jump to last post 1-7 of 7 discussions (8 posts)

Are the kids seriosly the competive ones

  1. 62
    crusacrownedposted 6 years ago

    In youth sports like travel soccer, it's competive i wouln't deny that. But you'll be suprised to know that it's not the kids but the adults. Screaming on the sidelines. Yelling at the refs. It's crazy

    1. Sab Oh profile image59
      Sab Ohposted 6 years ago in reply to this

      Who would be "surprised" to know there are crazy parents at youth sports events?

  2. IFD1253 profile image80
    IFD1253posted 6 years ago

    I have yet to see a "crazy" parent with my son's team, but I think it is a bit ridiculous that we are keeping batting statistics for 6 year olds.

  3. rambrose57 profile image58
    rambrose57posted 6 years ago

    I used to coach youth football (75 lbs, ages 9-12)and seen some crazy parents.  One kid came to a game obviously not feeling well.  His father got mad at him because he let us coaches see that he was sick instead of suppressing that feeling inside.  He eventually pulled the kid from the team because he wasn't "getting the ball enough".  He was acting as if NCAA and NFL scouts were watching the game.

  4. 6hotfingers3 profile image61
    6hotfingers3posted 6 years ago

    A child's competitiveness is about winning the game. The child naturally wants to be the leader or the best. An example of that is boys and girls in school. If a competition is offered, they polarize and the boys compete against the girls. The goal is show which gender is the best. After the competition is over, they go back to playing and interacting. No harsh feelings. But look at the adults.

    Adults tend to personalize competition. They become a child once again when they see their kid on the field. They want to win the game so badly that they lose all sense of reason. They revert to a lost time in their childhood. I believe that is the reason some parents get so upset when their child is sent to the sideline or taken out of the game. In that brief moment in time its the child in the adult that is being reprimanded. I believe its the adult that is competitive and not the child.

  5. optimus grimlock profile image60
    optimus grimlockposted 6 years ago

    Its just a way for a parent to live throught their child, really sad. Its every sport not just soccer. i remember going to my youngers bro's baseball game and hearing another dad say "he cant hit get him off the field" It made me really mad (i was 14 0r 15 and my bro was 9-10) before I could say something, my dad turned around and told the guy "if you dont stop talkin about my son I'll throw you through that fence" needless to say he was quite the rest of the season!!!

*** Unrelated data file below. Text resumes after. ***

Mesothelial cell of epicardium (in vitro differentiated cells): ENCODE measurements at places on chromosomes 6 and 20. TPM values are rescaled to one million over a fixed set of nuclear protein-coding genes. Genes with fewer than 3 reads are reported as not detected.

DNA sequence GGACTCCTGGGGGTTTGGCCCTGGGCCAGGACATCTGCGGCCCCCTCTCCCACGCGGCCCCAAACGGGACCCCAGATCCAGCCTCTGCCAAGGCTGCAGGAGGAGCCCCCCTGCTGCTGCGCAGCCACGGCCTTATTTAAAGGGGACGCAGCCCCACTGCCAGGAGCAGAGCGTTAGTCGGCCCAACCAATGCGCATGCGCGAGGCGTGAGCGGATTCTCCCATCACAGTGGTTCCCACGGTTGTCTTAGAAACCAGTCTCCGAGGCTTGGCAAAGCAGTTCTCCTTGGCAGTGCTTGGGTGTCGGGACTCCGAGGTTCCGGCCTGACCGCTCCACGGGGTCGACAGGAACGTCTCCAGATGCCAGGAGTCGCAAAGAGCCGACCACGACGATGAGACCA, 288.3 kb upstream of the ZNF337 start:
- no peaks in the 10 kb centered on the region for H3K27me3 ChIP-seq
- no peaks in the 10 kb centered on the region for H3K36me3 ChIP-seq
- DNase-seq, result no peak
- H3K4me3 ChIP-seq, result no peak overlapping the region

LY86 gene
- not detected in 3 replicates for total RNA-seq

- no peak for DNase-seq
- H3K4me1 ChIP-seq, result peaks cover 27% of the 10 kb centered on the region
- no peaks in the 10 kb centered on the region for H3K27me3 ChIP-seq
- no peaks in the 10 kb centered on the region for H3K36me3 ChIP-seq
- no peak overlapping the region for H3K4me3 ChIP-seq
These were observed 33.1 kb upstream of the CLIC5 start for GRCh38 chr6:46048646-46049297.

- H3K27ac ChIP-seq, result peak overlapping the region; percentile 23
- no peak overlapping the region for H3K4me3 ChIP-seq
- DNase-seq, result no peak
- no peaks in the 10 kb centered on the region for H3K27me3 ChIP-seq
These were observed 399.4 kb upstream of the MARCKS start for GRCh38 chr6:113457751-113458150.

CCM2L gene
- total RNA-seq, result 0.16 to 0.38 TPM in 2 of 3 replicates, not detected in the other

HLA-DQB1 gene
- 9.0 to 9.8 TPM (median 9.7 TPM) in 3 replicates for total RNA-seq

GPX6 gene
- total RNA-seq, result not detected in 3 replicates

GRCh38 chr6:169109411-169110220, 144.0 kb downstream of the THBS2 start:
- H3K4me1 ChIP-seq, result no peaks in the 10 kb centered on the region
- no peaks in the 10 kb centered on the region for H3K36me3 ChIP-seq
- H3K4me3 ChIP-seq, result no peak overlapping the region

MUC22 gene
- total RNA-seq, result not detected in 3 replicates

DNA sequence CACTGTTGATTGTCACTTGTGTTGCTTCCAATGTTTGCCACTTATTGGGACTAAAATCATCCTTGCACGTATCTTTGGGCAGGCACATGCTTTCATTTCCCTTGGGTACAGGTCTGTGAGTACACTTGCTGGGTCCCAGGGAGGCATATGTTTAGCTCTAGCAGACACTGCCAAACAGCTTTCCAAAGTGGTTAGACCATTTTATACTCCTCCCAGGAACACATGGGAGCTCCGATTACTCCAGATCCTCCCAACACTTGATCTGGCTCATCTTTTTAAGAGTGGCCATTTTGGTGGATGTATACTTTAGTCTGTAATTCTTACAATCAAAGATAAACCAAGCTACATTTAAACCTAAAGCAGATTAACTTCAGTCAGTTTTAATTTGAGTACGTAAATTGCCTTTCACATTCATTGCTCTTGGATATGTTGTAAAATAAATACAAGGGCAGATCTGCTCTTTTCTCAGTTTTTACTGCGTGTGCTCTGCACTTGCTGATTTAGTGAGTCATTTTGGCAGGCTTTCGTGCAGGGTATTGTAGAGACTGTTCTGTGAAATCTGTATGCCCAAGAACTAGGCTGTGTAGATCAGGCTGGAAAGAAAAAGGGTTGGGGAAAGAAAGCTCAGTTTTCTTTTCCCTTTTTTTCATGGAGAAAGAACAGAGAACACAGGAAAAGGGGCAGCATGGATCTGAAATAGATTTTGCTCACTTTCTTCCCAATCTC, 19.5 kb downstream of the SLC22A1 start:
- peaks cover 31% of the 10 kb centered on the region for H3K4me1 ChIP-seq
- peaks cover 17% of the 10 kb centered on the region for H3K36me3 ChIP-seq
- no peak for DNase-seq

6. SpanStar profile image60
    SpanStarposted 6 years ago

    It's not a surprise.  News have been reporting on these parents for years.

    The sad thing is you don't find them not just on the athletic field.  You can find them tailgating cars, Cutting people off in traffic, trying to stir up road rage, harassing their neighbors.

    These so-call adults aren't adults at all, they are just Big Kids.

  7. Lifeallstar1 profile image61
    Lifeallstar1posted 6 years ago

    I think the kids want to win but I have to say from my experience, the coaches and schools are the competitive ones since they stop at nothing for a piece of metal (the trophy) which stays with the school and makes them and the coach look good.

    My parents were not like the ones you are describing. They wanted me to have fun. If I wasn't having fun then it's not worth all the hard work. It's a sport and most parents know that the NFL, or NBA isn't going to be knocking down your door. It's to learn teamwork, respect, dedication, and build self-esteem.

    I wish more coaches thought that way though. They just want to win, win, win, at all costs and puts a lot of pressure on kids and who needs that with the normal pressures of life. Pressure to do well is one thing, pressure as in you cannot speak your mind or the coach will wig out is another. Better tact and training is in order.